In my primary bag — my “it” bag (which is a standard-size knapsack) — there is only so much room and only so much weight that can be borne. That means sacrifice.
Today my glorious binder (replete with blank loose-leaf paper, dividers and pockets) gets replaced with my electronics.
This shift, like many, is not without pain, sadness and a sense of loss.
As of this morning, it’s in with the electronics and out with the binder — the electronics being my laptop (which still needs to be downsized), camera, smartphone that I use for music, little speaker, iPod Shuffle, tripod, accessories and instruction manuals. Oi! That’s a lot of stuff.
In transitioning away from a binder (it used to be a lot more than one), I am left with papers full of valuable notes to deal with. Some information will get transcribed to the the computer and some hand-written onto much-smaller spiral notebooks. I’ve gathered all my papers-without-a-home and placed them into a quart-size ziplock bag and temporarily into my primary bag to be processed.
While I am partly sad, I am also relieved because I am letting go of something physically heavy and bulky that has represented security to me for many years. In doing so, I find myself also letting go of some heaviness from the past that has been associated with my comfort with and need for paper. Basically, all things writing — binders, papers and supplies (OK, and books, but that’s for another day) — have served as my security blanket. Kind of like a kid with a teddy bear.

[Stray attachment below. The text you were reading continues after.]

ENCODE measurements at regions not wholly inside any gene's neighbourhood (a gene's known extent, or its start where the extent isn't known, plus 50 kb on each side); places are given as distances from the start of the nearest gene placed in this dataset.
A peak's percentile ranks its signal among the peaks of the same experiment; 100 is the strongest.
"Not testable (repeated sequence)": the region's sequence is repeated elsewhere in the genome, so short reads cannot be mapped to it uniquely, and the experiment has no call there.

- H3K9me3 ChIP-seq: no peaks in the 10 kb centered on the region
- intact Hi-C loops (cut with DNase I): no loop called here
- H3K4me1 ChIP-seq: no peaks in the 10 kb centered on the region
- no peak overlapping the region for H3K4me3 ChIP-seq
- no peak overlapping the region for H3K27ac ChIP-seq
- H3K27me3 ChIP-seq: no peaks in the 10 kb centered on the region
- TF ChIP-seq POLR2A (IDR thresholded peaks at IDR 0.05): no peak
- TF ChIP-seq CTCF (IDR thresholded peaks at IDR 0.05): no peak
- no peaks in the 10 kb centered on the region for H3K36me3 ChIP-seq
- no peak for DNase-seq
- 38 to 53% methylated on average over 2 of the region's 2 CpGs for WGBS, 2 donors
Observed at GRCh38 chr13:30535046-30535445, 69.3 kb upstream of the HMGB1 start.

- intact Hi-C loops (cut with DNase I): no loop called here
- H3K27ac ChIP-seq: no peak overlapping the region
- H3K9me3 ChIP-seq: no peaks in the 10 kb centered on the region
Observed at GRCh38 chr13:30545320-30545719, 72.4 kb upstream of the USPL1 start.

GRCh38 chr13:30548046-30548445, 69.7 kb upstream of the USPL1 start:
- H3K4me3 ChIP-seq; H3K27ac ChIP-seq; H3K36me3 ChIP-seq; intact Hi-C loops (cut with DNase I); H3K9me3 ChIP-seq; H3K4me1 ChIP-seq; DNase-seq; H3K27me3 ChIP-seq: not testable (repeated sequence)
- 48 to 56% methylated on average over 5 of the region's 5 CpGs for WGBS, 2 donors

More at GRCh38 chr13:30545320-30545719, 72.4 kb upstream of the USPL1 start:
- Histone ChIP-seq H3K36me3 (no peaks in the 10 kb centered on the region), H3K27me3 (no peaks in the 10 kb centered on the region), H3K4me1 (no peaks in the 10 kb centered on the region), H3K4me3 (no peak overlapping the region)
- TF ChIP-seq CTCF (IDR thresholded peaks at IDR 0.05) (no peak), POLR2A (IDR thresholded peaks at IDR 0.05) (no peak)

To fully let binders go is a new beginning for me and a fresh opportunity to discover who I am without the masks and walls of their protection.
I still have comfort issues with paper, but I’m really excited to be moving forward in this area. I imagine that when it’s all said and done, much time, energy, creative space and motivation will be freed up.
To realize the discomfort of what I most covet and get to a space of contemplating the letting go of it is really exciting.
To actually go through the process of letting go and releasing, despite accompanying sadness, is thrilling.
Is there something heavy you’re holding onto for comfort and security?
What could your life look, sound and feel like if you gave it up?